Melvile Library Gallery, Stony Brook University, October 31 – November 11, 2007

“I’m not scared” the constant refrain of countless Halloween revelers as they travel from horror film to haunted house to trick-or-treating in local neighborhoods made spooky with cotton cobwebs, inflatable ghosts and goblins, and plastic witches and headless horsemen with burning red eyes. Alan Goodrich presents paintings, drawings, video, and photographs thematically linked by Halloween hijinks, real and fictionalized fright and violence, and the catharsis provided by experiences with the grotesque. Though elements of the work may provide nausea or puzzlement through shaky camera and brushwork or delicate and childlike pen- and draftsmanship, the works will not frighten viewers. Instead, the works in “I’m not scared” serve to interrogate the institution and economy of the fright industry, refuting the possibilities and politics of fear, and pointing towards processes of jading and disillusionment as we move into adulthood.

The exhibit opens with a silent film composed of a number of short titled sections that depict various moments in the historic witch trials at Salem, Massachusetts. Sweeping views of restored buildings and their interiors, the surrounding countryside, the path to execution, and the hanging tree, largely devoid of human activity and executed with deliberately shaky camera work provide a dizzying, otherworldly feel and fill viewers with a sense of suspense and dread, though this is dispelled somewhat by the deadpan delivery.

Nearby, a series of carefully executed cinematic drawings recreate moments and characters from a number of horror films. The childlike, sketchy, and imprecise rendering adds a giddy appeal to the works and points to comedic aspects of the films. Viewers will instantly recognize many of the films (Saw III, Reanimator) while others will be unfamiliar to all but the most avid of horror film buffs (The Toolbox Murders, Driller Killer, Sleepaway Camp). Taken together these series of drawings reinforces the precarious relationship between comedy and fright and suggests the catharsis provided by and through horror films.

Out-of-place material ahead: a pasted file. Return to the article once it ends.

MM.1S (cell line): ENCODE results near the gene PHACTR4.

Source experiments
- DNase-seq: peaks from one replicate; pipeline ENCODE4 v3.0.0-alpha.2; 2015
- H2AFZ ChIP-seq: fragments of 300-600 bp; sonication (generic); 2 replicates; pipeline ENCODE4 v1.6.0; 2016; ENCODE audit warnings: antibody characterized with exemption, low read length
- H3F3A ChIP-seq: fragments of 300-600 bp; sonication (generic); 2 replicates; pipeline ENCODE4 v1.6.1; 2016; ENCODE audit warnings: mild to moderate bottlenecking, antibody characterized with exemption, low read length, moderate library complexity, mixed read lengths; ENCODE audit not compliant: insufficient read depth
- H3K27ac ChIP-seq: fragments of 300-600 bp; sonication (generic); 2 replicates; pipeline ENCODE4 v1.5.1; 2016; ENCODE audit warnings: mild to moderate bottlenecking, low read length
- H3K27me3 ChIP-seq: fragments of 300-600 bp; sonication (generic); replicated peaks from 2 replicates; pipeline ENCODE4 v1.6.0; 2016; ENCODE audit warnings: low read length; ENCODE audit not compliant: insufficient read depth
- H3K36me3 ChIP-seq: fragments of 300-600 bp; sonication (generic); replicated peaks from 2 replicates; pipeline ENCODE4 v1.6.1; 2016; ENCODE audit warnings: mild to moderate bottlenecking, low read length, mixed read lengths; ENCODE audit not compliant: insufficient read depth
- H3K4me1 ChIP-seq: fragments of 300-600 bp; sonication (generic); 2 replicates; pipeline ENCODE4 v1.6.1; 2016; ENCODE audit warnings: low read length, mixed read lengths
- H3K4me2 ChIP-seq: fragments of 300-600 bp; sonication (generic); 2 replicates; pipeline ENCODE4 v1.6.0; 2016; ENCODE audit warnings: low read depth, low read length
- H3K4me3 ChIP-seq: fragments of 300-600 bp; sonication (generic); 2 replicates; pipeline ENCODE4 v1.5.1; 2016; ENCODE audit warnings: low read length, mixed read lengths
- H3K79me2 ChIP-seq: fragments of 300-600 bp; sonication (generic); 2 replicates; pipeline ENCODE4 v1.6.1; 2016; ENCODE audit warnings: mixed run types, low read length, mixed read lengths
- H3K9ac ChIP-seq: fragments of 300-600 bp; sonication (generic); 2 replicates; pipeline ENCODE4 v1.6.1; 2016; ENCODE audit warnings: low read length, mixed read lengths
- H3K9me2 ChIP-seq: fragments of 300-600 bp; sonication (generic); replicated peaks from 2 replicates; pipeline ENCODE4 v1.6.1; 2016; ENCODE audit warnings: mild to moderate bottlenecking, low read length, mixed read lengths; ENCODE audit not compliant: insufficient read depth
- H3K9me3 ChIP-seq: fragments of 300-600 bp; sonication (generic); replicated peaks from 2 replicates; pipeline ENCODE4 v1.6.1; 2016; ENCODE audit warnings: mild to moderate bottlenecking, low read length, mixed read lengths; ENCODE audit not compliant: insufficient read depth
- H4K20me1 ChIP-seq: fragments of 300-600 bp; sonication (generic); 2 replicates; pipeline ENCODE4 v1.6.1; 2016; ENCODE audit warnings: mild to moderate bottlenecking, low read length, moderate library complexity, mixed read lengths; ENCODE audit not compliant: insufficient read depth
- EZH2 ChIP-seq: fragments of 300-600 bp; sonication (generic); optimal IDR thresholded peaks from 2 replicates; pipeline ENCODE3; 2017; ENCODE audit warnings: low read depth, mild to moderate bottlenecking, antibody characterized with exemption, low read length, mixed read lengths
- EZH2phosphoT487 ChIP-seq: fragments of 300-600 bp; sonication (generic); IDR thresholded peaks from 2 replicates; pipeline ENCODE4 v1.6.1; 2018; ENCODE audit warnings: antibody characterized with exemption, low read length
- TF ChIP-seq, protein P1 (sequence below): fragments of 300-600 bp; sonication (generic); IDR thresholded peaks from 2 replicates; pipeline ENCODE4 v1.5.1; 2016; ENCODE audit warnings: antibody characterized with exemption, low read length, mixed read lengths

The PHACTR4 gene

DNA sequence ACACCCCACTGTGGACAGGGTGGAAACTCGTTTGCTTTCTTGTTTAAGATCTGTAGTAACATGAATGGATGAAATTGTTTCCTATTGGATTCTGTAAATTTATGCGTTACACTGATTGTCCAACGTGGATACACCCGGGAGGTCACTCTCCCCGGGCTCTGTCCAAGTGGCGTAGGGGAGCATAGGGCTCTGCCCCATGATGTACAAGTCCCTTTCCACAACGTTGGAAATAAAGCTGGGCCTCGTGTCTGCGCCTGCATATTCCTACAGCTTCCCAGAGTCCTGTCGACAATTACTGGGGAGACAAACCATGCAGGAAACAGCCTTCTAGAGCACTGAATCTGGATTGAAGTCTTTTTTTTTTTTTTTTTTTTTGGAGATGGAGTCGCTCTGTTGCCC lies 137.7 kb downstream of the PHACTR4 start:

October, a group of Polaroid photographs appear to be snapshots, taken at various locations throughout the month. However, further examination reveals careful composition and an expert understanding of the difficult medium of instant photography. A peanut butter and jelly sandwich lays open on a plate, carefully bitten to suggest a heart, while Pooh Bear menaces viewers. This series embodies the change of season associated with October and brought about falling leaves and other changes in weather and their effect on our desires and attitudes.

Four Fundamentals, a four-panel polyptych, is the last piece in the exhibition presents four bodily substances produced by extreme fear and repeatedly reproduced in Horror films. Brown, yellow, blue, and red dominate the panels, into which Goodrich has inscribed short, repeated phrases that describe the bodily processes at issue, the realization of which may disgust viewers, though the naïve, sketchy, tentative, and brushy handling of the paint and a consideration of the possible interpretations of the work provide a certain comedic release. Four Fundamentals is an appropriate piece to place at the end to the exhibit because it provides a thematic linkage to the rest of the works in its color, content, and execution. While the colors suggest autumn, the content adds a sense of disgust and suggests release, and the imprecise execution recalls the sketchy character of the drawings, the blurring of the photographs, and the shaky camera work found in other pieces in the exhibit. Throughout “I’m not scared,” images of historical and imaginary violence and fright provide a cathartic release, transforming fear into laughter, and returning a sense of balance to the everyday.


For more about Alan Goodrich, and to view images of his current works, please visit his website.

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